Boy Bonding – An Update
October 9th, 2012
I wanted to return to the topic of my carnivorous son, having now spent the last eleven straight evenings engaging in quality time with Sir Buggie.
First, the school report. Drum roll please….
At all. Seven days and counting bite-free at school. Now, I cannot in all fairness posit a direct causal link between our “special play time” and the kindler gentler Buggie who has emerged because there were other variables in there. Like the fact that he moved to a new room at school. That was a big deal, but honestly I was certain the situation would get worse after the move because there are more kids and fewer teachers in his new room.
But whether it’s simply system shock at being in a new environment or the impact of positive loving attention at home, Buggie has been doing much better at school.
That alone makes me feel like the experiment was a success, but there’s more. Buggie loves our evening time together. When I announce it’s time for his bath, he perks up and says — “Play time?” I assure him that play time comes after bath and away we go.
He’s also started saying the words to my “affirming mantra” with me. (Buggie is a good boy. Buggie is a nice boy. Mommy/Daddy/MissMouse/Riley/Nana/Papu/Etc. Love Buggie.)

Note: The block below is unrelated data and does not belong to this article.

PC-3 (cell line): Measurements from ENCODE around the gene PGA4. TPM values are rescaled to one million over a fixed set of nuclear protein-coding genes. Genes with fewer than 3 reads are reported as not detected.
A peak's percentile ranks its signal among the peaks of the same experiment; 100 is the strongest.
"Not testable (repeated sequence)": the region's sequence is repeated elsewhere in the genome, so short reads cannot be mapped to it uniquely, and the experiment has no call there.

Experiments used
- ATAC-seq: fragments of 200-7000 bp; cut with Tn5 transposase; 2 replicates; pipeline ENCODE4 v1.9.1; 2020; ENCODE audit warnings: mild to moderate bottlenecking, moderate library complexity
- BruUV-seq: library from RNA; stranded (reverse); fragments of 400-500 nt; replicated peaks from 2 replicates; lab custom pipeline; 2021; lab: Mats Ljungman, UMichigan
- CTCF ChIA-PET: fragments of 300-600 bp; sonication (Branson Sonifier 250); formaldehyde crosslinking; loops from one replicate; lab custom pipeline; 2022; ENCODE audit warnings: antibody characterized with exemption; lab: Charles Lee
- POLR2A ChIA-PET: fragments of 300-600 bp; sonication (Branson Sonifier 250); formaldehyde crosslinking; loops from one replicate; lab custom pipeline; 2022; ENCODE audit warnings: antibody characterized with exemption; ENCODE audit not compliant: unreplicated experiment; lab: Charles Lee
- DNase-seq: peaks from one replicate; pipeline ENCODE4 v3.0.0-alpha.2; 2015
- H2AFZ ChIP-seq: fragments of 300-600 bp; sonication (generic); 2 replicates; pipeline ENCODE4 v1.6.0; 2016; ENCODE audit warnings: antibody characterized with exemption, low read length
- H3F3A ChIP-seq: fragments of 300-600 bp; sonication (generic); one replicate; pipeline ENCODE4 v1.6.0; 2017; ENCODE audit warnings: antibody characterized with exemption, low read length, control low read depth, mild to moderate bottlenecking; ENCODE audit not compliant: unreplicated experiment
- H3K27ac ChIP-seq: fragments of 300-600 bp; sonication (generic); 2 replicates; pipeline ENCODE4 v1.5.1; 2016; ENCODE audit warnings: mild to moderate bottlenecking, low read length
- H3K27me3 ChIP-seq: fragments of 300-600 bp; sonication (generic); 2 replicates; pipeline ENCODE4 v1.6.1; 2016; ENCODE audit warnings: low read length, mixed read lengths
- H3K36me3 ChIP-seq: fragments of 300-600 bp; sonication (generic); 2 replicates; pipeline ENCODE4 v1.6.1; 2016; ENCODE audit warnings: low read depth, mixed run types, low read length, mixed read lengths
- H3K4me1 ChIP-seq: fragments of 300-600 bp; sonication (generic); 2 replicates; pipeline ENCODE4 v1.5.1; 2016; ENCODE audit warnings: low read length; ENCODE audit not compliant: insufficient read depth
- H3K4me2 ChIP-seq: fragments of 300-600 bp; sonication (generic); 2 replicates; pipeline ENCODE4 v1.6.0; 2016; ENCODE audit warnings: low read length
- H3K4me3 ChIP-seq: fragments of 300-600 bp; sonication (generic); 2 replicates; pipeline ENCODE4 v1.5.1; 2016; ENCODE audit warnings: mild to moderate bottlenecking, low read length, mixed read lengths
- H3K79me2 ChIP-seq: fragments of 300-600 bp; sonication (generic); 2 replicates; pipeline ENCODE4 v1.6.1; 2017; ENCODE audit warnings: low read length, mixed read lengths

I start it off and then he supplies the name of the next person in the List of People Who Love Buggie. He giggles and buries his head in my neck throughout and clearly loves it. I’ve started doing The Mantra when I drop him off at school, too, as we walk in the door, to set a positive tone for the day.
Not to get too psychological about it, but I think there’s something to be said for affirming that your child IS good and nice rather than instructing them to BE good and nice. I’ve heard many parents leave their kids at school with firm reminders to “be good today” and it struck me that there’s a subtle but important distinction (unintentional, really) in the way I’ve chosen to phrase it.
I’ve made Play Time a priority, even ducking out early of church meetings to be home for my boy. That has helped him to deal with my occasional evening absences better. I had a meeting last night but before I left, I assured him that I would be home for play time and he had a less explosive melt down (though he still cried) when I left and while I was gone.
This somewhat rambling post has a point: making quality time with my son a priority has brought many blessings and I’m so glad we’re doing it!